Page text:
A little over a month ago, Private Bradley Manning stirred up quite a bit of controversy when the natural male at birth decided that he would like to be considered a woman and referred to as "Chelsea." What? A male named Bradley now wants to be considered a woman by the name of Chelsea? When Manning's lawyer uttered those words to "The Today" Show" reporters, producers and editors were at a loss of words. Manning is an army private who was sentenced to 35 years in prison over the largest leak of classified information in U.S. history.
|Manning poses in a recent photo wearing a wig and lipstick|
We all have to wonder how the media should handle this situation, given that Manning has not undergone any gender transformations to date and is still physically a male from birth. He wants to begin hormone therapy, but no one is totally sure how the military will handle Manning's request.
The Associated Press, National Public Radio, The New York Times, Glaad and The Huffington Post have all weighed in on the issue. Anna Bross from NPR said that until Manning's desired gender change physically happens they will be using male-related pronouns to address the former army private. Rich Ferraro, a spokesman for Glaad, a gay-rights group, stated that nearly every major style guide today says the media should use the pronoun preferred by the subject and that the media is behind in covering transgender people. The New York Times decided to cater to their readers on the issue. Dan Baquet, managing editor of The Times noted that the company generally caters to whatever name a subject may prefer, but in this case a sudden name and gender change would confuse the readers too much. The Huffington Post followed Manning's wishes and referred to the private as "she."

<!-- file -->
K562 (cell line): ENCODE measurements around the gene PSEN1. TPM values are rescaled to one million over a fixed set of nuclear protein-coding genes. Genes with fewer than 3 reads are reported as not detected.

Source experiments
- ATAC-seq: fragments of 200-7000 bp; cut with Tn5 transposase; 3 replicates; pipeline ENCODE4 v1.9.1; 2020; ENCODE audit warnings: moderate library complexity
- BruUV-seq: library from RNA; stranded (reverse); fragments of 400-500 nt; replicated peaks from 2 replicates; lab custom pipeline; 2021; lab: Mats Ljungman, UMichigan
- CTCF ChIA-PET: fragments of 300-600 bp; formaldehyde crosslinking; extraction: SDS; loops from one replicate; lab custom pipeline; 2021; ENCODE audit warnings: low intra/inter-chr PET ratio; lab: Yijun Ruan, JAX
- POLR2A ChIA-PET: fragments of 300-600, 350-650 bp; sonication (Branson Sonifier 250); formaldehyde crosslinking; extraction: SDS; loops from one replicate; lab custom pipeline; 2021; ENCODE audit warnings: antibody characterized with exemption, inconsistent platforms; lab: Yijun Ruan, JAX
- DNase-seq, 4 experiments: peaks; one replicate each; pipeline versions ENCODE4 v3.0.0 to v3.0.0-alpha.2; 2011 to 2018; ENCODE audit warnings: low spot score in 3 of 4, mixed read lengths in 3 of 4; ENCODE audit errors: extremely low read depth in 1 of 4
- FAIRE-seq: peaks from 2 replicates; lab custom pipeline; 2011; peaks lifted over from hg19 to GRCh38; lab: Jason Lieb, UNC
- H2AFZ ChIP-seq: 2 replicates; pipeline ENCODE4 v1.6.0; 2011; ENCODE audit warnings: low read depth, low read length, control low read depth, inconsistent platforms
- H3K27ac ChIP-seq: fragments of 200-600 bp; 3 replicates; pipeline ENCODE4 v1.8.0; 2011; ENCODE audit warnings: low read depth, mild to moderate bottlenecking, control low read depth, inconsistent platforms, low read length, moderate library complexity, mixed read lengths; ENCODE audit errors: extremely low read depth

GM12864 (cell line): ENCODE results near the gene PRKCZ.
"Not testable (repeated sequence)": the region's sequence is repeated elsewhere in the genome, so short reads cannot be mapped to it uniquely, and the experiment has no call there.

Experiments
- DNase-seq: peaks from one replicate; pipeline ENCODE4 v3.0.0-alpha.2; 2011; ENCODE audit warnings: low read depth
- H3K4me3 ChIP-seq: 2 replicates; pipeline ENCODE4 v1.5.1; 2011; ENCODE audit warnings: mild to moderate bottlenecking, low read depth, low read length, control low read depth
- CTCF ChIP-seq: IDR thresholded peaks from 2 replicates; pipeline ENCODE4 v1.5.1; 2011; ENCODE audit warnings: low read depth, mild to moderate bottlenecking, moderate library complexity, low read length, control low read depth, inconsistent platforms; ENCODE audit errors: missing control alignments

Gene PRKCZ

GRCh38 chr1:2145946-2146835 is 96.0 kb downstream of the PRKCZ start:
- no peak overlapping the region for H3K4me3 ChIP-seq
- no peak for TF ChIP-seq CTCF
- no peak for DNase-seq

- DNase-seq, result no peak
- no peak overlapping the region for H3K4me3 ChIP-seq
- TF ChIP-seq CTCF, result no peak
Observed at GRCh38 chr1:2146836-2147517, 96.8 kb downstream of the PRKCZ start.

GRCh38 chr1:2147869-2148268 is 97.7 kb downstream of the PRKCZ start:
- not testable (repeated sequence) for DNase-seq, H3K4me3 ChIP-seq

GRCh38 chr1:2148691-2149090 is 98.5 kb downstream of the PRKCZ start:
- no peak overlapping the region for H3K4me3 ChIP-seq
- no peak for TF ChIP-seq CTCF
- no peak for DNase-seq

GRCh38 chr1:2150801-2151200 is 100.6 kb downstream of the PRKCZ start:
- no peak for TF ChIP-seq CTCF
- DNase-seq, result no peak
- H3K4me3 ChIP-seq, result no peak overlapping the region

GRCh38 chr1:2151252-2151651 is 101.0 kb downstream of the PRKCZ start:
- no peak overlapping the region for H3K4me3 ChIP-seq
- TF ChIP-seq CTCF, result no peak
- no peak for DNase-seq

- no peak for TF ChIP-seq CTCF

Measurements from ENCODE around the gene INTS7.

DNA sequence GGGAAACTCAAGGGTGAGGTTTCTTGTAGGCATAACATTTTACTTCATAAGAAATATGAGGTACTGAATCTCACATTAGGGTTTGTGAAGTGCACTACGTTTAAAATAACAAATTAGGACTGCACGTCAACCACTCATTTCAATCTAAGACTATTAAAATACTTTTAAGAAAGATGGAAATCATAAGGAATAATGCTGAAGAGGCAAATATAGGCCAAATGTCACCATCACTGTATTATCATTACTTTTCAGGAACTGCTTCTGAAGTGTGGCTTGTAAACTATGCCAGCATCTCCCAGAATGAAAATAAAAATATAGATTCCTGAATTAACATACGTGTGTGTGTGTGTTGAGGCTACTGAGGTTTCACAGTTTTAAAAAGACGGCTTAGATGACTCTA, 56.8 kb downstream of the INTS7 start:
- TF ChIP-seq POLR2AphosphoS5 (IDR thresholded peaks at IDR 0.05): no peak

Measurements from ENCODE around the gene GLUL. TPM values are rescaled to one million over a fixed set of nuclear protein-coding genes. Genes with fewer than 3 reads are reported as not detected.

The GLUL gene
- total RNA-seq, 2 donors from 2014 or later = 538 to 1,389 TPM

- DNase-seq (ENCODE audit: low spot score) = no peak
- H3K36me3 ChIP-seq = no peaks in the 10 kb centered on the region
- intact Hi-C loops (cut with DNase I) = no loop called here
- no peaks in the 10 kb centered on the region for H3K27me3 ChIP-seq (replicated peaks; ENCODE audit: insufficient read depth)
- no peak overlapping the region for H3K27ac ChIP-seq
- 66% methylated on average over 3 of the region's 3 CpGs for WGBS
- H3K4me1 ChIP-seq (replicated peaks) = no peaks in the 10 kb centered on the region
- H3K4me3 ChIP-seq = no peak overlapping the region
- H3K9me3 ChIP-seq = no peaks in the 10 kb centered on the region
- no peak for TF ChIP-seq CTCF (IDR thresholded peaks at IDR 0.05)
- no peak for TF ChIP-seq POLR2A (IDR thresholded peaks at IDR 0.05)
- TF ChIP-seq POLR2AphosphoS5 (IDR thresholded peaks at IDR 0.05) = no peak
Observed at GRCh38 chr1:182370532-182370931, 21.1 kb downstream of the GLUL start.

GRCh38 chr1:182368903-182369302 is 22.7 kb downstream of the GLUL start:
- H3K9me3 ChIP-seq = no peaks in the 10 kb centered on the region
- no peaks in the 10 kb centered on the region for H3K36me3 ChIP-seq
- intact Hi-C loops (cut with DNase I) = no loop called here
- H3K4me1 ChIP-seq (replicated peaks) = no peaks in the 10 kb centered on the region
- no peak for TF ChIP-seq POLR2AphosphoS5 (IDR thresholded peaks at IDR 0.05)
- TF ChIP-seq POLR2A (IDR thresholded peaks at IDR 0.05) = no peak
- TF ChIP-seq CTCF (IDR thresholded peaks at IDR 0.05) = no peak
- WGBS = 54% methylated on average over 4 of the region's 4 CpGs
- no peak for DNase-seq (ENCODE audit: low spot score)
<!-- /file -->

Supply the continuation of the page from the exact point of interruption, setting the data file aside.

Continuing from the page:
NPR, The Huffington Post and The New York Times all offered differing opinions on how to handle Manning's gender transformation in the media. NPR saying that Manning is still a "he" until his gender is physically changed is quite different than The Huffington Post granting Manning's wishes immediately and referring to the private as "she." The New York Times seemed neutral on the issue, but chose its readers' understanding as being more important than Manning's desired name and gender change.
If I were a spokesman or worked for any of these media outlets, I would most likely agree with Dan Baquet from The New York Times. He's completely right in saying their readers are the newspaper's primary constituency. Without an audience, a newspaper cannot survive. All due respect to Bradley Manning in his wishes to become a female and live the rest of his life as "Chelsea," but his wishes are not as important as keeping an audience and making sure money continues to flow through a company. Whenever Bradley Manning officially completes the legal process and physical procedures required for his gender change, he can be referred to as "she" or "Chelsea." However, until those things happen for Manning, the media owes the reader much more than it owes a criminal. Manning should be referred to as a "he" or "Bradley" to keep the audience informed and less confused about what is going on surrounding the former Army private.